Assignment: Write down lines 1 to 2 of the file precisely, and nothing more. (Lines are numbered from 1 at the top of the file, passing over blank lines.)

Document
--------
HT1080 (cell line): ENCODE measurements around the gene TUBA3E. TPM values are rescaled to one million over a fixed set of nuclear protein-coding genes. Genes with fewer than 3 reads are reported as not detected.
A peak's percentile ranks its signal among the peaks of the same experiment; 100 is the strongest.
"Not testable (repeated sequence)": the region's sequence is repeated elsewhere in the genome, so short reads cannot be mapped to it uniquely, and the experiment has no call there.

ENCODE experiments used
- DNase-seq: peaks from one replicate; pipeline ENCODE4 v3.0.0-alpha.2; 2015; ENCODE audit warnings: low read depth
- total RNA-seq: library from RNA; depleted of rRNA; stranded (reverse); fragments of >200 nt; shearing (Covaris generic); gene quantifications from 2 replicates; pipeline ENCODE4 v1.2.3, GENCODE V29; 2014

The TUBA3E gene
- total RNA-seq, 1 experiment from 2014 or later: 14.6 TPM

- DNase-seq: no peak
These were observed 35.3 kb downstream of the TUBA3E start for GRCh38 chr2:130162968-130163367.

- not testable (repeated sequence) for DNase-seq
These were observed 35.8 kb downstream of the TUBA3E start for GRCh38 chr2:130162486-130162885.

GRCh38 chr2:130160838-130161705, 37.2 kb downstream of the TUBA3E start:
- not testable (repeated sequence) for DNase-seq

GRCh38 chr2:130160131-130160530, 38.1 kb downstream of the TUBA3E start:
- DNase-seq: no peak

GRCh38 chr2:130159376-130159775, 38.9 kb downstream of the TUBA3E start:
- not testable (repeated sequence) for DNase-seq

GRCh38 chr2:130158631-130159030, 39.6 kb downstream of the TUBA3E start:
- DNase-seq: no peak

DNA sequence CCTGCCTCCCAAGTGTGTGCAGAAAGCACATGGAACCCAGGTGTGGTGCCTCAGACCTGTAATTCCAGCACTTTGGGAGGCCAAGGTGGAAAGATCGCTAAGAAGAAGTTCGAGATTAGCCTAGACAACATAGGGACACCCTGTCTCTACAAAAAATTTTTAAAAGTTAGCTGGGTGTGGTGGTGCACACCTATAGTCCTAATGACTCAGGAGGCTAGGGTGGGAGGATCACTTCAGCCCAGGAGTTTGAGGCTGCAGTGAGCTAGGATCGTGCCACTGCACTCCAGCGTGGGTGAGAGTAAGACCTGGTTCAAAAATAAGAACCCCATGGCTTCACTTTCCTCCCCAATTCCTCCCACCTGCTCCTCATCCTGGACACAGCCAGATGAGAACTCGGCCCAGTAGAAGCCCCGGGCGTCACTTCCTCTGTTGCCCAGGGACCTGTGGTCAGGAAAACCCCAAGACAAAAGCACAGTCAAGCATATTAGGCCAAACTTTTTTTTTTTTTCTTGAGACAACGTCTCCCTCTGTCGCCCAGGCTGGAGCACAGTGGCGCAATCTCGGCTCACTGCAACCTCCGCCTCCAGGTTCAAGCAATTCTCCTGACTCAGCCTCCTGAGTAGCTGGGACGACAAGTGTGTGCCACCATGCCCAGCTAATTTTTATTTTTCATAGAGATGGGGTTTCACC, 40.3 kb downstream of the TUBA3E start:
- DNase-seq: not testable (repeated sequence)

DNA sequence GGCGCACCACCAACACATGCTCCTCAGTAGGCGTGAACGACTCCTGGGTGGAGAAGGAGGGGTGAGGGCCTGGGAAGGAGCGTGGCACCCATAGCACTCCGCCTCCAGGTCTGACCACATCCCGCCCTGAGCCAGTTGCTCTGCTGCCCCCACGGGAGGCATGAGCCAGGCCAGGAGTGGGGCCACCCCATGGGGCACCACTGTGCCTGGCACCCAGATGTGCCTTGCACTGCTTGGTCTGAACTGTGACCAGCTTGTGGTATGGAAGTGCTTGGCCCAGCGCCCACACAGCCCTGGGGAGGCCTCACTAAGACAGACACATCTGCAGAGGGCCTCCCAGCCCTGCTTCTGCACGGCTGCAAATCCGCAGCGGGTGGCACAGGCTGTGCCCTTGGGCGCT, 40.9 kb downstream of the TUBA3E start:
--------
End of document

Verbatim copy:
HT1080 (cell line): ENCODE measurements around the gene TUBA3E. TPM values are rescaled to one million over a fixed set of nuclear protein-coding genes. Genes with fewer than 3 reads are reported as not detected.
A peak's percentile ranks its signal among the peaks of the same experiment; 100 is the strongest.